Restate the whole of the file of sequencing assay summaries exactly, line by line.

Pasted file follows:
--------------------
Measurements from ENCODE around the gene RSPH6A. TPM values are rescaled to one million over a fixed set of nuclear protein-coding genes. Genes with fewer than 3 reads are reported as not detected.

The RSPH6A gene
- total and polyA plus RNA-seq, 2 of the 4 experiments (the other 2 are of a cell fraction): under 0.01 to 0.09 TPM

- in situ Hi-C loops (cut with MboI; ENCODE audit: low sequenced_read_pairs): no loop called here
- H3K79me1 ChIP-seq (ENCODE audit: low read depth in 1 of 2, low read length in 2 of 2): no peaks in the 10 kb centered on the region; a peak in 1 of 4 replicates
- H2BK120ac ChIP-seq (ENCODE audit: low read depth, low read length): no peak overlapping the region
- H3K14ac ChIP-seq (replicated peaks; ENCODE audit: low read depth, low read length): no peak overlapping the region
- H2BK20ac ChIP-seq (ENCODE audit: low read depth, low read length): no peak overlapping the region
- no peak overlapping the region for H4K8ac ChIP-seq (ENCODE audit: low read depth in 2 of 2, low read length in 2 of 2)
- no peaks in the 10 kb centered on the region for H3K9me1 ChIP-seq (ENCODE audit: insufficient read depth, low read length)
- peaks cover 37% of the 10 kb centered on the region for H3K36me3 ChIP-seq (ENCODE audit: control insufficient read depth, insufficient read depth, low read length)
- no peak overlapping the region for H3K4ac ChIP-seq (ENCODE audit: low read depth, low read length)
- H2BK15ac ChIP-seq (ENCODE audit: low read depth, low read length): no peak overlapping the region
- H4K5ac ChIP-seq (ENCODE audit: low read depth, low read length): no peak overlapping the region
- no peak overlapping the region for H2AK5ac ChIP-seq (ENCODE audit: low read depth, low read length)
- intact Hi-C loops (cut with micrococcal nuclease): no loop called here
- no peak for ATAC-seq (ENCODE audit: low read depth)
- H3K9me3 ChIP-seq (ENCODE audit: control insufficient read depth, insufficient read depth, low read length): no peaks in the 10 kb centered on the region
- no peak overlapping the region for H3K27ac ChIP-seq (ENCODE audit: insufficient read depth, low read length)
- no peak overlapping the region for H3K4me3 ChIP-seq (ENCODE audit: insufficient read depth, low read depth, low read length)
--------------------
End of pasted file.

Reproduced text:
Measurements from ENCODE around the gene RSPH6A. TPM values are rescaled to one million over a fixed set of nuclear protein-coding genes. Genes with fewer than 3 reads are reported as not detected.

The RSPH6A gene
- total and polyA plus RNA-seq, 2 of the 4 experiments (the other 2 are of a cell fraction): under 0.01 to 0.09 TPM

- in situ Hi-C loops (cut with MboI; ENCODE audit: low sequenced_read_pairs): no loop called here
- H3K79me1 ChIP-seq (ENCODE audit: low read depth in 1 of 2, low read length in 2 of 2): no peaks in the 10 kb centered on the region; a peak in 1 of 4 replicates
- H2BK120ac ChIP-seq (ENCODE audit: low read depth, low read length): no peak overlapping the region
- H3K14ac ChIP-seq (replicated peaks; ENCODE audit: low read depth, low read length): no peak overlapping the region
- H2BK20ac ChIP-seq (ENCODE audit: low read depth, low read length): no peak overlapping the region
- no peak overlapping the region for H4K8ac ChIP-seq (ENCODE audit: low read depth in 2 of 2, low read length in 2 of 2)
- no peaks in the 10 kb centered on the region for H3K9me1 ChIP-seq (ENCODE audit: insufficient read depth, low read length)
- peaks cover 37% of the 10 kb centered on the region for H3K36me3 ChIP-seq (ENCODE audit: control insufficient read depth, insufficient read depth, low read length)
- no peak overlapping the region for H3K4ac ChIP-seq (ENCODE audit: low read depth, low read length)
- H2BK15ac ChIP-seq (ENCODE audit: low read depth, low read length): no peak overlapping the region
- H4K5ac ChIP-seq (ENCODE audit: low read depth, low read length): no peak overlapping the region
- no peak overlapping the region for H2AK5ac ChIP-seq (ENCODE audit: low read depth, low read length)
- intact Hi-C loops (cut with micrococcal nuclease): no loop called here
- no peak for ATAC-seq (ENCODE audit: low read depth)
- H3K9me3 ChIP-seq (ENCODE audit: control insufficient read depth, insufficient read depth, low read length): no peaks in the 10 kb centered on the region
- no peak overlapping the region for H3K27ac ChIP-seq (ENCODE audit: insufficient read depth, low read length)
- no peak overlapping the region for H3K4me3 ChIP-seq (ENCODE audit: insufficient read depth, low read depth, low read length)